The Giants’ Graves at South End forest, near Glenashdale, are a breathtaking point in the journey for any Arran expedition. These impressive prehistoric stones are the subject of many local myths and legends, with one tale even speculating that giants buried their victims here in ancient times. In fact, the unusual horned chambered cairns were built by Stone Age people 5000 years ago, probably for use in religious ceremonies.

You will be walking in the footsteps of Robert the Bruce if you visit King’s Cave—the Scottish hero is said to have sheltered here before the battle of Bannockburn. There are plenty of places to stop nearby and fill up on cheese, chocolate and other tasty treats on your travels round the island.

Getting there

You can jump on a ferry to Brodick several times a day from Ardrossan, which is less than an hour’s drive from Glasgow, or easily accessible by train from Central Station. Alternatively, you can travel via Claonaig on the Kintyre peninsula over to Lochranza.


The third largest island in Scotland is home to a wealth of flora and fauna, culture, history and stunning scenery. Set off the west coast near Oban, Mull is the perfect place to escape, with attractions and destinations to suit all tastes, and keep all ages entertained.

There is a specific wildlife watching hide at Fishnish, but you can spot a wealth of sea birds including Mull's famous sea eagles at Mull Eagle Watch, open April to September. Marine life such as dolphins, otters and seals are also regular visitors to the island’s coastline. After that, take a leisurely walk along the forest trails at Aros Park, through mature Victorian ornamental trees, an enchanting walled garden, and whispering waterfalls. Aros Park either can be reached by walking along the coastal woodland path from Tobermory Harbour, or from the south by bus from Craignure Ferry to Tobermory.

The very popular Mull and Iona Food Trail brings together the island's finest restaurants, producers, cafes and farmers’ markets in an easy-to-follow trail around the Mull, and its baby sister, Iona. Mull is also popular with outdoor water enthusiasts, with plenty of beaches, rivers, burn pools and lochs for swimming and kayaking. Take a dip, then explore the delights of the food trail… there’s nothing more satisfying than a hearty snack after a day in the water!

Getting there

You can travel to Mull via three routes: Lochaline to Fishnish, Kilchoan to Tobermory, and the most popular route, Oban to Craignure, which takes roughly 45 minutes and runs several times a day. The ferry terminal at Oban is only a short distance from the railway station, with trains running frequently to and from Glasgow Queen Street.


The largest of the Inner Hebrides, the forests of Skye are set in a stirring landscape of jagged mountains, deeply indented sea lochs and gentle coastal fringes. Renowned worldwide for its exceptional beauty, Skye can be quite busy with tourist traffic, especially in the high season, and is perennially popular with climbers keen to bag all twelve of the island’s munros. The dramatic peaks have served as the inspiration or backdrop for several films and novels, and is soon to be one of the locations used in filming Amazon’s upcoming Lord of the Rings prequel.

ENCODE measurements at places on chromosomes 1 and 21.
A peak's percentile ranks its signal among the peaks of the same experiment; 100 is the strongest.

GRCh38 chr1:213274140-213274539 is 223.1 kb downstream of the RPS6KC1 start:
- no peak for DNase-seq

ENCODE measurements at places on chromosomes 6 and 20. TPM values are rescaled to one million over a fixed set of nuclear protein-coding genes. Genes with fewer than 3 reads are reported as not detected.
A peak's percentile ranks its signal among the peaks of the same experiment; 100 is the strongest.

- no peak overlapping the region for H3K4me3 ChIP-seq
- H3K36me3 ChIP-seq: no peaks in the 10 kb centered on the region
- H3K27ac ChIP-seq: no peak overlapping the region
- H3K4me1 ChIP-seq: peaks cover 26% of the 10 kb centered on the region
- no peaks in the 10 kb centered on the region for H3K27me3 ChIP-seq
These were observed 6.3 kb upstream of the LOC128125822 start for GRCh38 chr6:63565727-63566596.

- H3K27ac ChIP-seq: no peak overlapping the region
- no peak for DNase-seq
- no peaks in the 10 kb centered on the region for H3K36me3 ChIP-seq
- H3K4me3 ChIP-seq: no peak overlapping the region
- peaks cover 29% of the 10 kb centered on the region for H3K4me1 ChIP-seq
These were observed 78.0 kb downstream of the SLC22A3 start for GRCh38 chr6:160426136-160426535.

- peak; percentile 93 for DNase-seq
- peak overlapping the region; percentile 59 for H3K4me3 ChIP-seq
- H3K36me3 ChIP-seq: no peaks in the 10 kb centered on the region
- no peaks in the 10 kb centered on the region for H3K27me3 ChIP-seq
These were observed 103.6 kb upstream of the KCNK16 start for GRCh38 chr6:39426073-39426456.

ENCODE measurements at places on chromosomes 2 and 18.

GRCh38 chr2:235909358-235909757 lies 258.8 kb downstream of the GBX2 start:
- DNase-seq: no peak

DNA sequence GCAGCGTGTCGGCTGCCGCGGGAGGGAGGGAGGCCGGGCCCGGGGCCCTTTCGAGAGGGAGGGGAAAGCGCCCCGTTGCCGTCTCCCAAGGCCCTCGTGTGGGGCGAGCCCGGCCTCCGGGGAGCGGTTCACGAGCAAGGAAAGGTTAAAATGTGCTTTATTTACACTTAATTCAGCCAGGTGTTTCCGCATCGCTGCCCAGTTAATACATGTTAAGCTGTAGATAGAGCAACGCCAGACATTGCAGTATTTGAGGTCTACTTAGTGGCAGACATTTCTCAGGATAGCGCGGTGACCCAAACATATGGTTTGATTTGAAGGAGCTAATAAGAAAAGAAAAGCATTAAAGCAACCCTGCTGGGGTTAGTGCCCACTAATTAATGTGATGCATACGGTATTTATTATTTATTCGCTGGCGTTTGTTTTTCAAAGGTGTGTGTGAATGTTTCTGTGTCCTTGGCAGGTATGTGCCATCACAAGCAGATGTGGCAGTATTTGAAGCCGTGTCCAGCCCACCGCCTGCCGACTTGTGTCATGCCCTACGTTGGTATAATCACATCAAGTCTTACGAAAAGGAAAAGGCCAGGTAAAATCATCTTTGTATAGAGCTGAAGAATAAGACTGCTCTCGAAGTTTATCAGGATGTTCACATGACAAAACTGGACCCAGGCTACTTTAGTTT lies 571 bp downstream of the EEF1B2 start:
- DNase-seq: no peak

If spotting wildlife is your thing, then Skye has plenty to offer. Top of any list is a visit to the otter hide in Kylerhea, which is open all year round. There is an eagle hide at the same destination, open during the high season, which is also well worth a visit. Keep your eyes on the skies in Glen Brittle forest, too—both white-tailed eagles and the majestic golden eagle are known to visit here. Look out for these rare predatory and coastal birds at Glen Brittle, or other seabirds at Broadford—you can report your sightings at the Skye Birds website.

Make sure to bring a pair of binoculars with you—Broadford has incredibly low light pollution, and on a clear night, you’ll see the curve of the Milky Way arc across the inky blackness. For a proper stretch of the legs, the uphill trails at Kyleakin provide more of a challenge for walkers, with the reward of incredible panoramic views over Eilean Bàn.

Getting there:

Getting to Skye is easy – you can take the road bridge from Kyle of Lochalsh to Kyleakin, or one of the two ferries that run from Mallaig and Glenelg.


Raasay, close to the island of Skye, is small, gorgeous, and perfect for exploring on bike or foot. The name Raasay, or Ratharsair in Gaelic, translates to mean Isle of the Roe Deer, so keep an eye out for these magnificent beasts and other wildlife such as otters, mountain hares and sea eagles.

There’s plenty of history across the island to explore throughout your visit. Just by the ferry terminal, you can explore the small but perfectly formed forest of Inverarish, complete with the ruins of an Iron Age broch. Brochel meanwhile has trails leading to the ruins of Brochel Castle, a Clan MacLeod stronghold built over 500 years ago.

During the 19th century Clearances, many people were evicted from their homes by desperate landlords, and were forced to start new lives elsewhere. Follow the eastern shore trail to the settlement of Screapadal, movingly remembered in Sorley MacLean's Gaelic poetry. The solemn ruins of the abandoned village are one of the stunning sights you’ll see as you hike the 2 hour, strenuous trail here. You could even end your trip with a wee dram at the Raasay Distillery, the island's first legal still.

Getting there:

From Sconser on Skye, it’s just a short ferry trip to get to the Isle of Raasay.